The "Welcome to Bartleby.com" page now carries this note:
"Due to financial and usage considerations the reference works licensed from Columbia University Press and Houghton Mifflin Harcourt have been removed as of June 2009."
The word "usage" is ironic: My favorite among the missing items is The Columbia Guide to Standard American English by Kenneth G. Wilson, who I knew first as a wise, frank and good-humored professor at the University of Connecticut. He was vice president when I was a reporter covering the campus, and I just noticed that his career at UConn spanned 38 years, a "school spirit" you don't see often. He passed away in 2003.
Oops, that should be "whom I knew," shouldn't it? I'm mortified.
Fortunately, Wilson's 6,500-entry book about the language is still available as a searchable electronic edition for card-holders at subscribing libraries, including our McConnell Library at Radford.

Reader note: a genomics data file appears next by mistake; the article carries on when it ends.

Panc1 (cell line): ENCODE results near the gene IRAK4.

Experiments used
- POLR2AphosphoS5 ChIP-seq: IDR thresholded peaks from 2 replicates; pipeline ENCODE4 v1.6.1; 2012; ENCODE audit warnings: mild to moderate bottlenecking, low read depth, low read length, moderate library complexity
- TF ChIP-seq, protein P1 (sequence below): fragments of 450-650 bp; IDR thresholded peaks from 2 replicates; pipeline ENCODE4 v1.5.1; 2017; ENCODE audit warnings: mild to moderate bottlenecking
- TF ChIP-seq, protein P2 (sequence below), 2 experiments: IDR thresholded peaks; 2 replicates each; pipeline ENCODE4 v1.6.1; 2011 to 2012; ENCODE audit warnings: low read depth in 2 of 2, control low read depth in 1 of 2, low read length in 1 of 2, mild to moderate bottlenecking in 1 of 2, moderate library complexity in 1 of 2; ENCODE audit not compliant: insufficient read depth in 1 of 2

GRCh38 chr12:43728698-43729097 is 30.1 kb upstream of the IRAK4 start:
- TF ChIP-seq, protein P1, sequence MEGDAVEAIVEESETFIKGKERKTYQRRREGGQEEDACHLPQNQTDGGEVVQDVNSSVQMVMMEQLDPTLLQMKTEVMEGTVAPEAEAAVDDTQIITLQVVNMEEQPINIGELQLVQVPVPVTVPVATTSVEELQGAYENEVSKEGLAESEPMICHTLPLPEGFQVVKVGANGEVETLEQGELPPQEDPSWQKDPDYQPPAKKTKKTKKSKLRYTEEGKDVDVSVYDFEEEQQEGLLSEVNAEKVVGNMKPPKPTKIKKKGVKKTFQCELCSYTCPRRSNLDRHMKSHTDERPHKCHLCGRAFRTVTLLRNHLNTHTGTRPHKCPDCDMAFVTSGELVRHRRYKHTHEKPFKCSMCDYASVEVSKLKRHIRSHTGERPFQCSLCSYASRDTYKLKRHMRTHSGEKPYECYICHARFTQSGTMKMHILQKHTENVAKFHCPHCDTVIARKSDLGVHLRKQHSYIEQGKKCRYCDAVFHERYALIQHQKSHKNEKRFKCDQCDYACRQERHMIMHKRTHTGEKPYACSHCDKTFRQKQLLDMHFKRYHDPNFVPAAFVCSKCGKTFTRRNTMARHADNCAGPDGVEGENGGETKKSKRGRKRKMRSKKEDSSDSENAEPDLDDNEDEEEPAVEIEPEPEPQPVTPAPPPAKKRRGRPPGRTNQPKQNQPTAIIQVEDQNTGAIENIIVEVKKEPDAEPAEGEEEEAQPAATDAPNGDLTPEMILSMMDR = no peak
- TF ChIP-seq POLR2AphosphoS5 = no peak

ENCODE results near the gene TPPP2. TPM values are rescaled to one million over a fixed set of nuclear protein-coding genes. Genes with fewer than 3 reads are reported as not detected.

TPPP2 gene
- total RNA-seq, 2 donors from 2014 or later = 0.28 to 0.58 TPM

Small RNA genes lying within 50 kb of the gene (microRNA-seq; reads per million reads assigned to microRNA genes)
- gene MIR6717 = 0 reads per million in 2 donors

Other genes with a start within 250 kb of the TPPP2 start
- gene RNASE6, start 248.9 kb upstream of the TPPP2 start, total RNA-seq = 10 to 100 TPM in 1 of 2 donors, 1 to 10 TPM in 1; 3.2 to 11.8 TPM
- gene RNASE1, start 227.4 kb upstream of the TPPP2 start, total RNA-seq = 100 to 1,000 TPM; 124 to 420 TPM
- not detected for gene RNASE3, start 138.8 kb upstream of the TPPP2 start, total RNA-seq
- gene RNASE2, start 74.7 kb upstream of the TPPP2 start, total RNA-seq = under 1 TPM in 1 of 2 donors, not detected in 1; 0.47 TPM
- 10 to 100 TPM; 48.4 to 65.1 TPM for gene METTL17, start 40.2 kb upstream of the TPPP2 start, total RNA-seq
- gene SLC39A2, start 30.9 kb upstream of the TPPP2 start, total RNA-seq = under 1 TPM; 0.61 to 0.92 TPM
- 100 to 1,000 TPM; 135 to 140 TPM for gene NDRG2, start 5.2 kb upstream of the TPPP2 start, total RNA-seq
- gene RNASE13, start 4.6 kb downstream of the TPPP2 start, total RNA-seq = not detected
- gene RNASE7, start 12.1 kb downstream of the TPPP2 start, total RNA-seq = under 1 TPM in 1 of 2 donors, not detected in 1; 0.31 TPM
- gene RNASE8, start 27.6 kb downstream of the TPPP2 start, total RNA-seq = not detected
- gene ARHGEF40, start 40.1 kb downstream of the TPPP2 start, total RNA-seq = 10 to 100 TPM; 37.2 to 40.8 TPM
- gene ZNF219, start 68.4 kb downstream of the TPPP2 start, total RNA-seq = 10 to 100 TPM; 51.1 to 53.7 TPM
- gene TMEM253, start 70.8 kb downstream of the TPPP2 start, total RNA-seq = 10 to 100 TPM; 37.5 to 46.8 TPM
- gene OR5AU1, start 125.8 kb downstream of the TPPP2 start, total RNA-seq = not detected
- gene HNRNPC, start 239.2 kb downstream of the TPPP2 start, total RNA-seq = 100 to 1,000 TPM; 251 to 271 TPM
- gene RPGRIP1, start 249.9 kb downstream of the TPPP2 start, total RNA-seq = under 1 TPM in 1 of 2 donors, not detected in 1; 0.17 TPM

And Bartleby.com continues to publish other mostly copyright-free, but still useful, resources for students, writers and researchers... as long as they can tolerate pop-up ads (with audio) telling them they have won $1,000 giftcard from a discount retailer. (I didn't see a quick place at Bartleby to look up the Latin "caveat emptor" or Tom Waits' more contemporary line, "The large print giveth, and the small print taketh away.")
Included on the long list of titles are the Harvard Classics Shelf of Fiction, the Cambridge History of English and American Literature (18 vols., 1907-21) and The Oxford Shakespeare. Harvard, Cambridge and Oxford -- not bad pedigrees, if you don't mind lurking in the early twentieth century.
For American English, Bartleby still has Strunk's The Elements of Style (1918, not the later edition expanded by E.B. White) and Mencken's The American Language (1921), and for that other kind it has Fowler's The King's English, up-to-date... as of 1908.
Oh, there's also Gray's Anatomy... the book, that is... 20th ed., 1918, where you can look up pictures of body parts they don't show on the television version.